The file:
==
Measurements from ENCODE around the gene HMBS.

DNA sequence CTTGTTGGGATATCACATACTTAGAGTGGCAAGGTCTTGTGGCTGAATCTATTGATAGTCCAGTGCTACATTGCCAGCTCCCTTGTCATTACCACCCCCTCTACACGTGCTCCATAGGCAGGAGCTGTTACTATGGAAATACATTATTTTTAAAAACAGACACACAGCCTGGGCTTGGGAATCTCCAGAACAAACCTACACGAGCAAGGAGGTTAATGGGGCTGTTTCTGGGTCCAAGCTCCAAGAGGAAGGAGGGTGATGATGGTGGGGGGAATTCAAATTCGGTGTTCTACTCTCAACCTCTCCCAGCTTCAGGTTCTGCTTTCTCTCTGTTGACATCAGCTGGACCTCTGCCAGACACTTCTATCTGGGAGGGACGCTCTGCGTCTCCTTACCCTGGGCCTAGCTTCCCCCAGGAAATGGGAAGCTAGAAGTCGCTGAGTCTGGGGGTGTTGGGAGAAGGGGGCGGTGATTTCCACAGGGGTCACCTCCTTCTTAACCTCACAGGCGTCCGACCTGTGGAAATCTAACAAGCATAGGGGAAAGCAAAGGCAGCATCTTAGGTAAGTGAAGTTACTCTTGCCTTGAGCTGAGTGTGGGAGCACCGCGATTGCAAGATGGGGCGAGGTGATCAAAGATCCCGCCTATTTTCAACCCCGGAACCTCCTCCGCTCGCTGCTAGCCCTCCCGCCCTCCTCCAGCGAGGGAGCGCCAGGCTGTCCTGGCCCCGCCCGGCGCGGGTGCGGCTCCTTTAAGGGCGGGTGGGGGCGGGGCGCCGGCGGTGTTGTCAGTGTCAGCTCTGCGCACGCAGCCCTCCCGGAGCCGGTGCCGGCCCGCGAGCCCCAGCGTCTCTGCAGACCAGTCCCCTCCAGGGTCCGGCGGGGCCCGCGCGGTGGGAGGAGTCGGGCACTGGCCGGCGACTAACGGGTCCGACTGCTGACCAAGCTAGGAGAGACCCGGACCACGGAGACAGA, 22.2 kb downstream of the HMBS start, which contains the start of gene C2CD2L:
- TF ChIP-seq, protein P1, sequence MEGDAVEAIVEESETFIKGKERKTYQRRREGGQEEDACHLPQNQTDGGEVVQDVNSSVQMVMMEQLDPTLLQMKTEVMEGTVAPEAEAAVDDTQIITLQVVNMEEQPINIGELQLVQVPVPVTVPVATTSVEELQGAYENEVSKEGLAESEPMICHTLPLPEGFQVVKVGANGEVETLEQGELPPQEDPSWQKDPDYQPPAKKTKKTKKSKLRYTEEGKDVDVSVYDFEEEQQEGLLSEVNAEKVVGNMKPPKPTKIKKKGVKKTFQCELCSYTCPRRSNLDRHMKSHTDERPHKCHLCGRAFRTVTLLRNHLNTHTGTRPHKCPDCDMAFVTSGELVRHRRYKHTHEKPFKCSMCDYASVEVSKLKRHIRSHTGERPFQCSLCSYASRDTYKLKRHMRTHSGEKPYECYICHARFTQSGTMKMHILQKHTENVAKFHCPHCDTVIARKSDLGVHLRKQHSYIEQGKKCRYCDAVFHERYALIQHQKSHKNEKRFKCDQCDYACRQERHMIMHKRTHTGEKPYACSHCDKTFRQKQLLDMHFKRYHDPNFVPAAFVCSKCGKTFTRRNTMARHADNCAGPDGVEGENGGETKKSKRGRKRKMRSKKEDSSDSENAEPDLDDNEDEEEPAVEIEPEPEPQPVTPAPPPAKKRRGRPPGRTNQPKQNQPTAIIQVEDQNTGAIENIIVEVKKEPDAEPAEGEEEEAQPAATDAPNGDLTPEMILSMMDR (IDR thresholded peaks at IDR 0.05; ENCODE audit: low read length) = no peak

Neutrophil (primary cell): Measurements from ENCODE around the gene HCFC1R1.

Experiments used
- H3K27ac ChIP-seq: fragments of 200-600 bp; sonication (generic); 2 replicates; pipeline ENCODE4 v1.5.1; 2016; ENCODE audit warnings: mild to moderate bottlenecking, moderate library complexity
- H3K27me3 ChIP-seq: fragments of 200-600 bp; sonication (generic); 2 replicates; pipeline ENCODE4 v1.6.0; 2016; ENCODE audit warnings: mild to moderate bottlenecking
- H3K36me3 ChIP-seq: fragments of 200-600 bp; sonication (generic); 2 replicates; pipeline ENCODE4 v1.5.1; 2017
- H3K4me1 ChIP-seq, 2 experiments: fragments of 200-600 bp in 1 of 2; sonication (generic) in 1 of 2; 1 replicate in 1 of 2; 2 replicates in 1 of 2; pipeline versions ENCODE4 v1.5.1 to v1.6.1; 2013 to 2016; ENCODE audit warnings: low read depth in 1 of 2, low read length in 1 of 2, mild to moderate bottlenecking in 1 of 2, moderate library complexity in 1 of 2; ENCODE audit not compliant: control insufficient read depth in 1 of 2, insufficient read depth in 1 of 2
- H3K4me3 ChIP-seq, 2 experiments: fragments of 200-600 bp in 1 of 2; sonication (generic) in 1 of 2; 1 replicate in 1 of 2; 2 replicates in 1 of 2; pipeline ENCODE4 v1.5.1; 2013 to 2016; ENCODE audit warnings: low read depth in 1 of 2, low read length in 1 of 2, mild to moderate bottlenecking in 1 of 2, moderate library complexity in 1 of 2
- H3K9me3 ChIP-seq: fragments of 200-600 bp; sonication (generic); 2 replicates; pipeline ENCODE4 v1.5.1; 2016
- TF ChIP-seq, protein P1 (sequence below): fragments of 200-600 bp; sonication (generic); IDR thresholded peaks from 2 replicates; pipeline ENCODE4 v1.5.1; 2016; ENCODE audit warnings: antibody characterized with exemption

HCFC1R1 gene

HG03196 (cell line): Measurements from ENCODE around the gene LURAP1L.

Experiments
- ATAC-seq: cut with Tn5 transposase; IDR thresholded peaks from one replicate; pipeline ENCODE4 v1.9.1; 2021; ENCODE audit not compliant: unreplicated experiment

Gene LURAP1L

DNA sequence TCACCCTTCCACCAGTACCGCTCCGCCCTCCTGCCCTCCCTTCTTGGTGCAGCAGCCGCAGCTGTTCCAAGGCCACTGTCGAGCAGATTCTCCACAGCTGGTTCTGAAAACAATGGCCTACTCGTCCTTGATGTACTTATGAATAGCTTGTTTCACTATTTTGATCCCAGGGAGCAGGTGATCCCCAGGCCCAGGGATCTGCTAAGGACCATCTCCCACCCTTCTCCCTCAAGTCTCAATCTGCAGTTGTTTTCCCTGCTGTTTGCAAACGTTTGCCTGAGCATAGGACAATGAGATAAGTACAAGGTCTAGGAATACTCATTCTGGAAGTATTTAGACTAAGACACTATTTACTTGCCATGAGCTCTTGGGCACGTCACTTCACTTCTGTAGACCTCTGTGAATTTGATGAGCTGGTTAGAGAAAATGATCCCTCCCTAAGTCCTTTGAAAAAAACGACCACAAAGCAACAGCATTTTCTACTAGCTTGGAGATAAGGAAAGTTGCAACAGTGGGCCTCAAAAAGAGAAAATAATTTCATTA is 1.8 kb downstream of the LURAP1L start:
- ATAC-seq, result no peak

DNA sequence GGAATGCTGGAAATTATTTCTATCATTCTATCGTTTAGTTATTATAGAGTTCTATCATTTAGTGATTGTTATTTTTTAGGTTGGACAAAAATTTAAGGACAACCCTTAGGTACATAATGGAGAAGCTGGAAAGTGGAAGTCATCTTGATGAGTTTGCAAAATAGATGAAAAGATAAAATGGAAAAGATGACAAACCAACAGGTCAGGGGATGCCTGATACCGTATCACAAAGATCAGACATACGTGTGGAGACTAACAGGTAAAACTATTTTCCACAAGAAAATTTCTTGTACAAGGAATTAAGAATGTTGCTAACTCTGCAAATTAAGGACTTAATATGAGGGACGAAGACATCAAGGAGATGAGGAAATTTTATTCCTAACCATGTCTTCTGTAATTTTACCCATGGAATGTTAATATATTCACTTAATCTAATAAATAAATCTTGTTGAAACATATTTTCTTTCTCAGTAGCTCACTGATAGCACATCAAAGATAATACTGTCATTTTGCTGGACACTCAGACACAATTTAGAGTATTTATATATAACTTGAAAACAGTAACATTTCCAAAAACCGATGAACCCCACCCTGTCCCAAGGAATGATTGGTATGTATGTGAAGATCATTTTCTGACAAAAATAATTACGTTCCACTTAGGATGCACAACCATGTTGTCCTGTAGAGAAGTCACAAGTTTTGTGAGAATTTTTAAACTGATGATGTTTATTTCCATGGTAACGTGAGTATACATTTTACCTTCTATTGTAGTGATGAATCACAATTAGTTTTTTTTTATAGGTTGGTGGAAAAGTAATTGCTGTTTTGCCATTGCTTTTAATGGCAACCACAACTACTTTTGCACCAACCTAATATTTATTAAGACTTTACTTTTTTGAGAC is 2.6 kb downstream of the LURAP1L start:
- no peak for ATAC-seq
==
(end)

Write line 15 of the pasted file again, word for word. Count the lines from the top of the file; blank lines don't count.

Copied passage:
Experiments